On reflection, however, I’m not so sure. Yes, these classes are much more potent than the Fighter and the Rogue, but those are under-powered classes. What Path of War provides is the sort of things spell-casters have had forever: area attacks, the ability to invoke a wide range of conditions and effects and, critically, abilities that can bypass some of the usual defences that high-level spell casters put up against martial attacks. I suspect each of these new classes would slot in to a party of high-level spell-casters and ability-laden Paladins and Rangers without too many issues.
In terms of the other crunchy stuff, the Feats are fine, mostly building on the maneuver rules. The additional Archetypes make even more of the three new classes, with abilities like adding INT to AC even when flat-footed and shield bonuses for PCs armed with two-handed weapons among the generous gifts on offer here. The Prestige classes include the Bladecaster, with the interesting ability to sacrifice spell slots for combat bonuses, and Mage Hunter, which somewhat strangely combines a focus on killing spell-casters with the ability to cast arcane magic. As with the whole of this supplement, there is some really interesting stuff here but GMs should handle with care and be prepared to tweak to fit their own campaigns.
Mechanically, Path of War is not without its problems. The classes have a lot of front-loaded abilities, making them a must-have 1 or 2 level dip for any martially-orientated character and probably over-powered at low levels. The class special abilities vary a great deal in their utility, with some looking too good to be true. For example, a 1st level Stalker can take a special full-round action to recover WIS bonus in spent maneuvers whilst moving base speed with +4AC and adding 1d6 Deadly Strike damage to the next attack she makes after this action. Even without recovering maneuvers, that’s a very potent defensive / set-up action right there.
There is also a lot of book-keeping involved in running the new classes. Stalkers, for example, not only have the core stances and maneuvers, but also Ki Pool, a resource pool used to activate a range of special abilities, and numerous buffs such as Deadly strike, which gives a damage bonus for critical hits against individual targets for a number of rounds.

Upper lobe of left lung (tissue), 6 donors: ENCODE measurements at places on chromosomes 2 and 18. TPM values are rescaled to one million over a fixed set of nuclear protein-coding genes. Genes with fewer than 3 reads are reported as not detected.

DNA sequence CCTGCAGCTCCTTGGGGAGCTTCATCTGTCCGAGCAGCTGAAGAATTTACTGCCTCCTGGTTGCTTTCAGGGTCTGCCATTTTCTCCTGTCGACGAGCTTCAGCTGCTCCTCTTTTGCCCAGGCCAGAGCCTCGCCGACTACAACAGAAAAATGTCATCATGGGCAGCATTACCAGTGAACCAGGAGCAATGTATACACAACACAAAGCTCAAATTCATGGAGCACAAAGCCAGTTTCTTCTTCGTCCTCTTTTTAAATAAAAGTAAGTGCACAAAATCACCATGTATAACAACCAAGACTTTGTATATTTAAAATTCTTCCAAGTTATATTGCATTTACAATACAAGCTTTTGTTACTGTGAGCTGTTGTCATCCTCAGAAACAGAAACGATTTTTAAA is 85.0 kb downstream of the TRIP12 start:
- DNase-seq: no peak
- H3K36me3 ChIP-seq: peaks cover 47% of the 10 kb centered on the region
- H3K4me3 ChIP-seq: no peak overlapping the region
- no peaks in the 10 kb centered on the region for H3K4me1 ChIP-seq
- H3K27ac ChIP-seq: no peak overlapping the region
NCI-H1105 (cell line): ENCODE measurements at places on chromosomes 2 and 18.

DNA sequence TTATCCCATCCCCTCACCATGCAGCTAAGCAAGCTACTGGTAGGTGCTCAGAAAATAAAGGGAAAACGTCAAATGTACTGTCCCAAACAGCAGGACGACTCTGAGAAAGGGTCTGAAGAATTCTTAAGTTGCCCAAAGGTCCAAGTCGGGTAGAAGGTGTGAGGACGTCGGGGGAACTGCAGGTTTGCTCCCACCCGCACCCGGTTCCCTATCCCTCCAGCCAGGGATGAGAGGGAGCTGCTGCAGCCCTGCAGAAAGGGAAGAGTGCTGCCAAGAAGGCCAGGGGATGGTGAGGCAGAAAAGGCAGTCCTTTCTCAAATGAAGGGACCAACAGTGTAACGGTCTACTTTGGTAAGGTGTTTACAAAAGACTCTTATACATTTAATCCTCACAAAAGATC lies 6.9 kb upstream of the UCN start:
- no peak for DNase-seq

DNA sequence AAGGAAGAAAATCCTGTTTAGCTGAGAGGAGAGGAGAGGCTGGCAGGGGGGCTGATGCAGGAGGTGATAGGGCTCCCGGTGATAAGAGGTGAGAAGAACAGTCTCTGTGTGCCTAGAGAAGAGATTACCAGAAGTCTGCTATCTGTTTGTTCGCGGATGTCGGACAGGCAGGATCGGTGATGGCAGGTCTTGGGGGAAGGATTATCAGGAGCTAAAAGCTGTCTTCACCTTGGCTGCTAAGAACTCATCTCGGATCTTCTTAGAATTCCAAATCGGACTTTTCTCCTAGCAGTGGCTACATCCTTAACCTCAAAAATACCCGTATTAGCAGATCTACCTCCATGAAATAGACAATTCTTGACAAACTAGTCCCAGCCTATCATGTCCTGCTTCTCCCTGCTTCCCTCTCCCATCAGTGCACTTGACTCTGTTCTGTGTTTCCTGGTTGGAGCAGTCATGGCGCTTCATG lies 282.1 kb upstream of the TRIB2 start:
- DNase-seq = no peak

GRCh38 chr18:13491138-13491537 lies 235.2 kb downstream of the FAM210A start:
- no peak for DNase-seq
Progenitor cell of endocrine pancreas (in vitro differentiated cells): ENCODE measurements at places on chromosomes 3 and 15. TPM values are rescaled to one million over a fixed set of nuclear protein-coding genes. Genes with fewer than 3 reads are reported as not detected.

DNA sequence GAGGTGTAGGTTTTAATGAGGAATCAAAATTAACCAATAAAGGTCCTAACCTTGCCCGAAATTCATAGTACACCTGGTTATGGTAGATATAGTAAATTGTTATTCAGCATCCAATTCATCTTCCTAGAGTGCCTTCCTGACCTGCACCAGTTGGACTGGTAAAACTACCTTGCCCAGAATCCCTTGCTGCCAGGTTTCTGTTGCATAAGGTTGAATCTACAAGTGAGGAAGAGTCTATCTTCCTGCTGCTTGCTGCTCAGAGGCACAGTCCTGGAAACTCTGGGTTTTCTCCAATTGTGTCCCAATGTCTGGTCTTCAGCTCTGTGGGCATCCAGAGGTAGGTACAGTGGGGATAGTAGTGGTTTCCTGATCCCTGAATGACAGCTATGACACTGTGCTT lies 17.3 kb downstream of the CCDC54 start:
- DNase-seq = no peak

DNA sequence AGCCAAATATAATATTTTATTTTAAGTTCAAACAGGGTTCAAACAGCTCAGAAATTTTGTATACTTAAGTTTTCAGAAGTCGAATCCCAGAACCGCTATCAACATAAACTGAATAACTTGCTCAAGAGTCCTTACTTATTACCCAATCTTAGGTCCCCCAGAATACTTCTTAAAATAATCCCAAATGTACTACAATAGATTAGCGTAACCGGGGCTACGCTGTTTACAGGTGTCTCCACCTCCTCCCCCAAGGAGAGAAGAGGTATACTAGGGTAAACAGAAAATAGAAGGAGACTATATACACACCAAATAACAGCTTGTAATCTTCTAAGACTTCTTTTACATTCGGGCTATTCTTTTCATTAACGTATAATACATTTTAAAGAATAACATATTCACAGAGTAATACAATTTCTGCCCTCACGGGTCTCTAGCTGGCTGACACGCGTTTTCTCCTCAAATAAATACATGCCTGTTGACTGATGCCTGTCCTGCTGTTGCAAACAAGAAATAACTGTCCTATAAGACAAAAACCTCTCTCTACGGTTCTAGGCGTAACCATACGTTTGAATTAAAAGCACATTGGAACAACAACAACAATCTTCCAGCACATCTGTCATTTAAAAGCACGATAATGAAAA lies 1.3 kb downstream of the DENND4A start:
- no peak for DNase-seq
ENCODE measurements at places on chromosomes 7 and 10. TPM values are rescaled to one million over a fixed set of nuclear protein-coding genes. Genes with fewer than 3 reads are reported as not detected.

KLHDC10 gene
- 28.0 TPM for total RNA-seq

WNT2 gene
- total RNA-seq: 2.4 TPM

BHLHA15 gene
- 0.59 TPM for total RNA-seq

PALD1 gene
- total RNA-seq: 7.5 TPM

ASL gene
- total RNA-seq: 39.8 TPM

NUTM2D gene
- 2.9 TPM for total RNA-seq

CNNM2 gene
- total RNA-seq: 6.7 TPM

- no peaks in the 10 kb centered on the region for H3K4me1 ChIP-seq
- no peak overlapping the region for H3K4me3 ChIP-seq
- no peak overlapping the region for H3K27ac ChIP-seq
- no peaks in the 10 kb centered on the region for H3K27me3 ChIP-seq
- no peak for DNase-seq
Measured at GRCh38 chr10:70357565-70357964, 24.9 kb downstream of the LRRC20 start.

In terms of presentation, one or two of the rules aren’t brilliantly explained and lumping stances and maneuvers together in “The Art of the Blade” chapter seems like an odd decision given that they operate in very different ways, although I guess it might work for in-game reference. There are also some minor issues with the text of the book, including typos and some odd sentences (“It is not needful to ready your stances ahead of time”) that suggest it could’ve used a touch more editing.
However, in many ways my biggest gripe is that Path of War didn’t quite have the courage of its convictions. Although the new classes are interesting additions, I think Dreamscarred Press missed a trick by not providing more explicit like-for-like replacements for the sadly maligned Rogue and Fighter. The decision to give the Warden D12 hit dice with full Armour proficiencies and more skills and skill points than the Fighter makes it pretty obvious that the Fighter’s time is nigh. It’s just a shame that this book doesn’t quite provide me with a drag-n-drop replacement.
Overall, this is a nicely put together, evocative book. It introduces (or perhaps more accurately, re-introduces) a different way of thinking about the purely martial classes and does so with a huge amount of colour and flavour. Would I use it in my game? As writ, probably not. But it’s great value for anyone who has an interest in “fixing” the Fighter. If your Pathfinder game has stalled, with reluctant warriors and emasculated thieves fed up with being constantly trumped by their spell-casting colleagues, perhaps you should give it a try.
A copy of Dreamscarred Press’ Path of War was provided for review.